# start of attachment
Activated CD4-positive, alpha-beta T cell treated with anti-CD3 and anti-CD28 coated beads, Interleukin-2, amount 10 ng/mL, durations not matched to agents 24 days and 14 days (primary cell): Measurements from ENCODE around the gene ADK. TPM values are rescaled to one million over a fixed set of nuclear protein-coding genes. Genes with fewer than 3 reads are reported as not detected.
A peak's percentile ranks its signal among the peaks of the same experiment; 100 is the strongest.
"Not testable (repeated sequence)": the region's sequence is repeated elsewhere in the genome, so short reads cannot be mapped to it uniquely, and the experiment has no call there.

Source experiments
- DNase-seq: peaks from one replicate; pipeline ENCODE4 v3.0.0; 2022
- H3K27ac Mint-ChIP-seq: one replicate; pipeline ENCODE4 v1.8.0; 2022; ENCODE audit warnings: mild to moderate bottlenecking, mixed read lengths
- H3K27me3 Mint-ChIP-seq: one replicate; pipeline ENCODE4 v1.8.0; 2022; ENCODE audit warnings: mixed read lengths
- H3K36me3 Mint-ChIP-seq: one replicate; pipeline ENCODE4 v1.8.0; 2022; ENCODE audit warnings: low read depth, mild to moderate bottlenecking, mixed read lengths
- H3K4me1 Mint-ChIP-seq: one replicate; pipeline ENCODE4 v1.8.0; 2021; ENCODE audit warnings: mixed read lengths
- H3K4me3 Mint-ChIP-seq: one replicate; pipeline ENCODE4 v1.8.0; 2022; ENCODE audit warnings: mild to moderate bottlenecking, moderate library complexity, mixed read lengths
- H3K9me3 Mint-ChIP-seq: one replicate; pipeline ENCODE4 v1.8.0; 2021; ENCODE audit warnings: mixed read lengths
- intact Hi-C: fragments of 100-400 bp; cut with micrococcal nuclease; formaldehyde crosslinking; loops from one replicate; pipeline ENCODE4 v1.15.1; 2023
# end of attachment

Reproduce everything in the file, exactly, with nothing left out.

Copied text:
Activated CD4-positive, alpha-beta T cell treated with anti-CD3 and anti-CD28 coated beads, Interleukin-2, amount 10 ng/mL, durations not matched to agents 24 days and 14 days (primary cell): Measurements from ENCODE around the gene ADK. TPM values are rescaled to one million over a fixed set of nuclear protein-coding genes. Genes with fewer than 3 reads are reported as not detected.
A peak's percentile ranks its signal among the peaks of the same experiment; 100 is the strongest.
"Not testable (repeated sequence)": the region's sequence is repeated elsewhere in the genome, so short reads cannot be mapped to it uniquely, and the experiment has no call there.

Source experiments
- DNase-seq: peaks from one replicate; pipeline ENCODE4 v3.0.0; 2022
- H3K27ac Mint-ChIP-seq: one replicate; pipeline ENCODE4 v1.8.0; 2022; ENCODE audit warnings: mild to moderate bottlenecking, mixed read lengths
- H3K27me3 Mint-ChIP-seq: one replicate; pipeline ENCODE4 v1.8.0; 2022; ENCODE audit warnings: mixed read lengths
- H3K36me3 Mint-ChIP-seq: one replicate; pipeline ENCODE4 v1.8.0; 2022; ENCODE audit warnings: low read depth, mild to moderate bottlenecking, mixed read lengths
- H3K4me1 Mint-ChIP-seq: one replicate; pipeline ENCODE4 v1.8.0; 2021; ENCODE audit warnings: mixed read lengths
- H3K4me3 Mint-ChIP-seq: one replicate; pipeline ENCODE4 v1.8.0; 2022; ENCODE audit warnings: mild to moderate bottlenecking, moderate library complexity, mixed read lengths
- H3K9me3 Mint-ChIP-seq: one replicate; pipeline ENCODE4 v1.8.0; 2021; ENCODE audit warnings: mixed read lengths
- intact Hi-C: fragments of 100-400 bp; cut with micrococcal nuclease; formaldehyde crosslinking; loops from one replicate; pipeline ENCODE4 v1.15.1; 2023